Business & Economy

IMF: Global economy will continue to slow, expand just 2.8 pct. in 2023

Washington, Apr 11 (EFE).- The global economy will continue to slow and expand just 2.8 percent this year before rebounding moderately in 2024, the International Monetary Fund said in a report published Tuesday.

That multilateral institution recalled that those figures are historically very low but also noted that growth remains well above recession territory.

In its latest World Economic Outlook report, titled “A Rocky Recovery,” the IMF highlighted uncertain economic prospects globally and pointed out that many countries are still weathering the impact of the pandemic and Russia’s invasion of Ukraine, coping with persistently high inflation and struggling with restrictive financial conditions.

It also added that the “fog around the world economic outlook has thickened.”

In that regard, the fund recalled the recent increase in financial market volatility triggered by the unexpected failures of two regional banks in the United States last month and the “collapse of confidence” in major global bank Credit Suisse, as well as the confusion caused by “multiple indicators pointing in different directions.”

Nevertheless, the IMF ruled out the possibility of a global recession.

In a press conference, the fund’s chief economist, Pierre-Olivier Gourinchas, said the IMF is forecasting that global growth will bottom out at 2.8 percent in 2023 before rising modestly to 3 percent next year, noting that those projections are down only slightly from that institution’s January forecast.

He noted that this year’s slowdown is concentrated in the most developed economies, which the IMF projects will grow just 1.3 percent this year relative to 2022.

Two advanced economies whose economies are expected to shrink this year are Germany (-0.1 percent) and the United Kingdom (-0.3 percent).

The IMF is forecasting euro-area growth of just 0.8 percent this year and 1.4 percent in 2024. Of the large European economies, it is most bullish on Spain, whose gross domestic product is projected to expand by 1.5 percent in 2023 and 2 percent next year.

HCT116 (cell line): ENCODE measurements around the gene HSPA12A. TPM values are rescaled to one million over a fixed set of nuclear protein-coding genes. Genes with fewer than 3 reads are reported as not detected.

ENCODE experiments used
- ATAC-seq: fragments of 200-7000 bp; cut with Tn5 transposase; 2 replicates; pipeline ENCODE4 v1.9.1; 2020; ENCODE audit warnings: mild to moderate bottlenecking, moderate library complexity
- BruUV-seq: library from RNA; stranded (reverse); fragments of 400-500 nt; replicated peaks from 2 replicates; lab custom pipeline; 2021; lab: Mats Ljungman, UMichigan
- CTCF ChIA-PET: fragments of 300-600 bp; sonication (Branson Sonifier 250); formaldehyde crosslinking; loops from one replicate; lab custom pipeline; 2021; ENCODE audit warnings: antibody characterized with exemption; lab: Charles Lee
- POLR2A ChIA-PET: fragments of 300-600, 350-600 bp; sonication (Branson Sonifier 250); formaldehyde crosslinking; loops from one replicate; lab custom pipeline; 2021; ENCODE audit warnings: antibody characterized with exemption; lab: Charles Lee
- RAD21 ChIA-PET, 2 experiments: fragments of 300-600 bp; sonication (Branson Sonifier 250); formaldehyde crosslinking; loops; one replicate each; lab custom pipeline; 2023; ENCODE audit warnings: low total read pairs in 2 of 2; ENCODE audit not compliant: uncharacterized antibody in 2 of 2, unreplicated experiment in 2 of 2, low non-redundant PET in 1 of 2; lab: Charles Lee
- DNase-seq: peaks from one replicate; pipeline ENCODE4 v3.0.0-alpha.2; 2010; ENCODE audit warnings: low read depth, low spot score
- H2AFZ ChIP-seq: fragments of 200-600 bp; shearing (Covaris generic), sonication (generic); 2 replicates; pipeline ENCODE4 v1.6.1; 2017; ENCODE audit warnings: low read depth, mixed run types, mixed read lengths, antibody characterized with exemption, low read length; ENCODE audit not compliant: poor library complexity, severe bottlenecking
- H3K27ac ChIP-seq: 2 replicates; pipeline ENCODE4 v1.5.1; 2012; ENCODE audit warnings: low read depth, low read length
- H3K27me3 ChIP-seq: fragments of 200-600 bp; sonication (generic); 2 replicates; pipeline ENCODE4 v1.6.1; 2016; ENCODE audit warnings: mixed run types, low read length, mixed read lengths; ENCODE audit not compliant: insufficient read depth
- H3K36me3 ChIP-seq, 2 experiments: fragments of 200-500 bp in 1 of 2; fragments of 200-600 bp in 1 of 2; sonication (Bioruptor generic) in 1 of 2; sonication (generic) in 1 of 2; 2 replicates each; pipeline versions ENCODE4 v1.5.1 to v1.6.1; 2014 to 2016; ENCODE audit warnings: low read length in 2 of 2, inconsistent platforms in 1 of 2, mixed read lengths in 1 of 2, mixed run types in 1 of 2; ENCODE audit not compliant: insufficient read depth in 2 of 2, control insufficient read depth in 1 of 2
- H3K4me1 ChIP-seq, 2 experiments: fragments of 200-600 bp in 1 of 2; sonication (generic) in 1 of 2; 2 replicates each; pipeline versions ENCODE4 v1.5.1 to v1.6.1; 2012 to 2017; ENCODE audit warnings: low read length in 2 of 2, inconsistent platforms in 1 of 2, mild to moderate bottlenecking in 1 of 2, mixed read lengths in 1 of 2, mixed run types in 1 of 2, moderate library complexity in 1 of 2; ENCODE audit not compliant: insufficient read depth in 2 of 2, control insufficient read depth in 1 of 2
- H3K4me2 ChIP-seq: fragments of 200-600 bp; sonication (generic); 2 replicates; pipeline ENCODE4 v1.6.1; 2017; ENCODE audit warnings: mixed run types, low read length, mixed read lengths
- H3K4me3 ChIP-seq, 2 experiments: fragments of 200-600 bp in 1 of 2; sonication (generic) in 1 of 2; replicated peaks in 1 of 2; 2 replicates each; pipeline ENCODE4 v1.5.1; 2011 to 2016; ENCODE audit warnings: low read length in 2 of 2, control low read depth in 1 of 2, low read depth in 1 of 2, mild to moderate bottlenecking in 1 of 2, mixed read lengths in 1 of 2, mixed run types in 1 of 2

The outlook for the United States, the world’s largest economy, has improved slightly since January and is now projected to grow 1.6 percent this year and then continue to slow to 1.1 percent in 2024.

By contrast, emerging markets are projected to grow at a healthy clip of 3.9 percent this year and 4.2 percent in 2024.

China and India are expected to lead the way with growth of 5.2 percent and 5.9 percent, respectively, in 2023. China’s economy is then forecast to slow to 4.5 percent in 2024, while India’s GDP is expected to expand at a clip of 6.3 percent next year.

Growth in the Latin America and the Caribbean region is expected to be hampered by high inflation and slow considerably compared to 2022.

The report projects the region’s GDP will rise just 1.6 percent in 2023, a far cry from last year’s robust 4 percent growth rate.

Although global growth has continued within an environment of monetary tightening, Gourinchas said the recent banking instability is a reminder that the situation remains fragile.

The expert noted that the financial sector suffered sizable losses on long-term fixed-income assets and increased bank funding costs because it had become “too complacent” towards maturity and liquidity mismatches following a prolonged period of muted inflation and low interest rates.

“The brief instability last fall in the United Kingdom’s gilt (government bond) market and the recent banking turbulence in the United States illustrate instead that significant vulnerabilities do exist both among bank and non-bank financial institutions,” the IMF chief economist said.

“Increasing funding costs and the need to act more prudently, however, may push banks to cut down lending further,” Gourinchas noted, adding that such a scenario “would lead to an additional 0.3 percent reduction in output this year.”

Another risk identified by the IMF is persistently elevated inflation, which would force central banks to maintain high interest rates for longer than expected – and in turn have a cooling effect on the global economy.

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